Due diligence for early-stage companies seems passé to many young technology entrepreneurs. Instead, they perceive social proof — the idea that a company is validated by influencers who are involved with it in some capacity — as the most important factor for securing early-stage funding. Tech entrepreneurs are often unaware of due diligence best practices and are completely unprepared for the process. They might cite their robust numbers on social media as proof that their idea is buzzy…yet have no idea how to answer basic questions that investors ask about intellectual property ownership or burn rate. 

 

They might not even be able to answer the question: What is due diligence? That’s a serious red flag if you’re the prospective investor asking the questions. Entrepreneurs who plunge into the capital raising process believing that due diligence is not important are simply wrong. Due diligence remains a critical process for many sophisticated investors, and for good reason.

 

What Is Due Diligence? 

Due diligence is the process through which investors of various types (including lenders, institutions, angels and fund managers) evaluate a potential investment against what they expected it to be when they first screened it. Think of due diligence as the investment equivalent of making sure a house you’ve put in an offer to buy passes a thorough inspection before you finalize your purchase. Through due diligence, an investor verifies that they have the complete picture of an entity’s financial and organizational reality before investing — or an investor recognizes warning signs that speak to a bad deal.

 

How Does Due Diligence Work?

Practically speaking, the due diligence process involves a huge exchange of documents. The target entity (the company that’s being sold or soliciting investments) provides its prospective buyers or investors with reports about everything having to do with its operations. The buyers work internally or with their advisors to review and analyze those reports and determine whether they’re willing to move forward with the investment. Just some of the documents that should be exchanged during due diligence include the following:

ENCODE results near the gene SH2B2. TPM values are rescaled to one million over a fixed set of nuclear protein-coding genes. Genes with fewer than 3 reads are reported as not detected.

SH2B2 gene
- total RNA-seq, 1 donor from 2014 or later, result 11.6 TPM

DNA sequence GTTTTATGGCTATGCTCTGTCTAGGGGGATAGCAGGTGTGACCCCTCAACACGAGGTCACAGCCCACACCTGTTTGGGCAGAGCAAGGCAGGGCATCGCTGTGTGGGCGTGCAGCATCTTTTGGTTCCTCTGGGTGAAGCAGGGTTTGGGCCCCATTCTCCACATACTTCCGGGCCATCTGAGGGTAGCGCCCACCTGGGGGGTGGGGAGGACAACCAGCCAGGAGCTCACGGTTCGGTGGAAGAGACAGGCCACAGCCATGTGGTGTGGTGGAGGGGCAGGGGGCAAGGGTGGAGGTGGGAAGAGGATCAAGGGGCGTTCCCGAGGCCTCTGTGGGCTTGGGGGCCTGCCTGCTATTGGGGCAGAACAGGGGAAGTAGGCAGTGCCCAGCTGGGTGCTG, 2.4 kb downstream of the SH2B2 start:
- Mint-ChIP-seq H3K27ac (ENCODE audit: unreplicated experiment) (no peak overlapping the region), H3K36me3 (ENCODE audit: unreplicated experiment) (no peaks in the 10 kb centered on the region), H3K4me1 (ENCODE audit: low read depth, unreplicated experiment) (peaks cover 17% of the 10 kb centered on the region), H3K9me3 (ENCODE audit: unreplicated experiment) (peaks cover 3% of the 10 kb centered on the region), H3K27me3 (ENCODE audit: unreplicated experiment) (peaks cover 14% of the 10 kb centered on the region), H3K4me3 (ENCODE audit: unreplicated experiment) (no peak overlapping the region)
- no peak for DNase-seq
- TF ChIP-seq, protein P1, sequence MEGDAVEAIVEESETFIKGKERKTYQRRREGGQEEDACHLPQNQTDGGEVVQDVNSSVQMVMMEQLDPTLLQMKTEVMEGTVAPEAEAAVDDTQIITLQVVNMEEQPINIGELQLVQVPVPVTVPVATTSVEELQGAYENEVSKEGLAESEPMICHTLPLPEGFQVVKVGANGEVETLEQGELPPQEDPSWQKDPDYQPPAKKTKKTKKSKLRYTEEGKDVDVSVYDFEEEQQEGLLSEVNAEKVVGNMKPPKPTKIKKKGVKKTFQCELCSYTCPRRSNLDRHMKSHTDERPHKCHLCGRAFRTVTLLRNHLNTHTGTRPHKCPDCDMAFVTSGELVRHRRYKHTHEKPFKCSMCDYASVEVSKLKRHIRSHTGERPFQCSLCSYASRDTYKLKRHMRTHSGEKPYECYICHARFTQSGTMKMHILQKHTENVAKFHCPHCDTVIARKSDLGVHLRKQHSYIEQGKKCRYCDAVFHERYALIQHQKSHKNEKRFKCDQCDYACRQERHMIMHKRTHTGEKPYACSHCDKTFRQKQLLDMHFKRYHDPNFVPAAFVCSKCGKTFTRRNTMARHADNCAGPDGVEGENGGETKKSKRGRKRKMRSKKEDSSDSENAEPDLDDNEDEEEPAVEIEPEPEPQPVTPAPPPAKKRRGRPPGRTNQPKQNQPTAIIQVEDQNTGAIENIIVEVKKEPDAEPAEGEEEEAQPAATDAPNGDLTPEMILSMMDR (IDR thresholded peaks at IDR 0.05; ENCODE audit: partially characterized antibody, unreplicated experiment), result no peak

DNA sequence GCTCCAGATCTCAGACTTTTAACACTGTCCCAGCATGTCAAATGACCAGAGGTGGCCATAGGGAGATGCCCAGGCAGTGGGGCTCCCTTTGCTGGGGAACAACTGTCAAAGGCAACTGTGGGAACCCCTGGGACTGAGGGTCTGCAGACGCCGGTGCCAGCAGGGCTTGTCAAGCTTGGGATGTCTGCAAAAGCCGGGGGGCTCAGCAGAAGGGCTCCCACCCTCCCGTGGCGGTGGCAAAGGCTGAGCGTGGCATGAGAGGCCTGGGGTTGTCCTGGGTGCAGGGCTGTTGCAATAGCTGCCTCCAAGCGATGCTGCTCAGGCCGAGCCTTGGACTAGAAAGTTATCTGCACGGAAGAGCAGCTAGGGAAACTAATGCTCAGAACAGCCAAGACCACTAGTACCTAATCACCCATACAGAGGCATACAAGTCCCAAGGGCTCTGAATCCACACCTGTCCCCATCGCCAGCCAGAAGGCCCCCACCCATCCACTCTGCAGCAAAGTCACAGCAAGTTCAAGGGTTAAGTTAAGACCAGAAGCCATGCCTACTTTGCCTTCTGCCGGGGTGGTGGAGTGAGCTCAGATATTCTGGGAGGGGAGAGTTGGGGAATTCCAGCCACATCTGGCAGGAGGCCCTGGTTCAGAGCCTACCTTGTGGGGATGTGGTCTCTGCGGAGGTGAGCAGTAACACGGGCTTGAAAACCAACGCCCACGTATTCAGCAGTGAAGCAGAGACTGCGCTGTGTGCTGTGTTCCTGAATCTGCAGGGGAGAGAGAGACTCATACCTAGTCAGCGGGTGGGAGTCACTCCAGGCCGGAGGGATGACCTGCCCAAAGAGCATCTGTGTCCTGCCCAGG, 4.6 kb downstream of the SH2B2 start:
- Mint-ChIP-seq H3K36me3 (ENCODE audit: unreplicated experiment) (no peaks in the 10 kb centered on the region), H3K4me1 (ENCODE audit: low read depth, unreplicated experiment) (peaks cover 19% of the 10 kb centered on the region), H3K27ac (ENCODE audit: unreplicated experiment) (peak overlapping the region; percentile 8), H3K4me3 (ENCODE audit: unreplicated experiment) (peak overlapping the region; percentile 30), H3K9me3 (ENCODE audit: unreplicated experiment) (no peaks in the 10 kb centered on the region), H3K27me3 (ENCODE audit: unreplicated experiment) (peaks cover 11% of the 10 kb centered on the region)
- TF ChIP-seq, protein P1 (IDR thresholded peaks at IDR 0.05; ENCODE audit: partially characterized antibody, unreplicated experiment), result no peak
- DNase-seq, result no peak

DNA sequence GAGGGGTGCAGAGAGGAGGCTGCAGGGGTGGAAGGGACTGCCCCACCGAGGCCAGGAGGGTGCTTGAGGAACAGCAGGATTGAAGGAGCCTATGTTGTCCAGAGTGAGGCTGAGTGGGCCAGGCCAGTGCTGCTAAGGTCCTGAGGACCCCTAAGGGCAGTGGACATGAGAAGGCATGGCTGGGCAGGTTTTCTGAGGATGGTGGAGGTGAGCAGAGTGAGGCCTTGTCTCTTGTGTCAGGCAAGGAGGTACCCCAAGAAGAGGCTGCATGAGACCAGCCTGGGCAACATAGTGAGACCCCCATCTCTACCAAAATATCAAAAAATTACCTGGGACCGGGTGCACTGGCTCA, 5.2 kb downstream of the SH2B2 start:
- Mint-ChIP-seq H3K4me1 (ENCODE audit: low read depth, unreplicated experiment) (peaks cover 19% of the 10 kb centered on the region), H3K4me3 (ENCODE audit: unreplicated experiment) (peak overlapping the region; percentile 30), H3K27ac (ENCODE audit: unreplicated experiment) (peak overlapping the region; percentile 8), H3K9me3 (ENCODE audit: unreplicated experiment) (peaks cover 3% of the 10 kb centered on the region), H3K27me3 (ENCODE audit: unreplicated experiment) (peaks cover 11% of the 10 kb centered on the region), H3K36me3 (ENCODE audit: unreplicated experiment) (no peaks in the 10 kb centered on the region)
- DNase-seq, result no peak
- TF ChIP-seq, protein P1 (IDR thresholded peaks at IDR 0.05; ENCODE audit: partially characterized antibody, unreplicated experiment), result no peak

When and Why Is Due Diligence Performed?

Typically, due diligence begins as soon as a letter of intent or non-binding term sheet is signed between the parties. At this point, everyone is in agreement that they want to move forward with a deal, but the buyer hasn’t committed to a purchase. Sometimes due diligence is very limited and can be concluded in a few days to a couple of weeks by one to a small handful of people at a low cost. In other cases, depending on the size and complexity of the deal, it can take months and involve hundreds of people, costing millions or even tens of millions of dollars. The scale and scope of due diligence are primarily determined by the size of the deal and whether or not the investor is an institutional investor, lender, corporation or individual. 

 

As for the question of why due diligence is performed: If you’re the company or seller, you may fear due diligence will be used as an excuse to kill or renegotiate a deal. The reality is that due diligence exists for a good reason. Many sellers of businesses and assets lie about things to get a higher value than they deserve from the investor or buyer. Either they’re intentionally committing outright fraud or simply wanting to put the best face on everything and not going out of their way to disclose things that might be viewed as negative. The bottom line is that investors who conduct serious due diligence typically make more money over the long run than investors who don’t.

 

Types of Due Diligence

Due diligence should be a comprehensive process that includes analysis of many different areas of the target company’s operations. Basic types of due diligence include the following:

 

  • Financial due diligence looks at how an entity earns and spends capital, its financial performance and debts as well as other analyses to establish how they fit into overall financial performance. 
  • Technical due diligence may be done as part of M&A due diligence, to look at the technological infrastructure and security risks of the target entity.
  • Operational due diligence looks at how valuable the M&A deal is to both parties prior to the transaction.

 

This is just a broad overview of what kind of information is exchanged during this process. Specific due diligence needs vary based on the company and the investment.

 

Virtual Data Rooms for Due Diligence

Virtual data rooms streamline the due diligence process so all parties are able to upload and access due diligence documents securely and quickly. There may be thousands of documents shared between parties over the course of many weeks or months. Each of those documents needs to be easy to find when you’re looking for it and protected by several layers of security. Working in due diligence virtual data rooms also makes it easy for administrators to grant and retract access to various documents and to track who reviewed what and when.

 

To wrap things up, remember that due diligence is absolutely critical to making any sound investment. It’s not a trick or a game to renegotiate or kill a deal, and it should be something that you or your organization should do for yourselves, rather than relying on the supposed wisdom of others to do it for you.

 

CapLinked provides tools that help companies, investors and their advisors to navigate the due diligence process. Check out our due diligence data rooms today.

 

Kathryn Walsh is a professional services writer based in Syracuse, NY.

 

Sources

LexisNexis – Due Diligence: What You Need to Know

Benefits Business Group – Due Diligence in Mergers and Acquisitions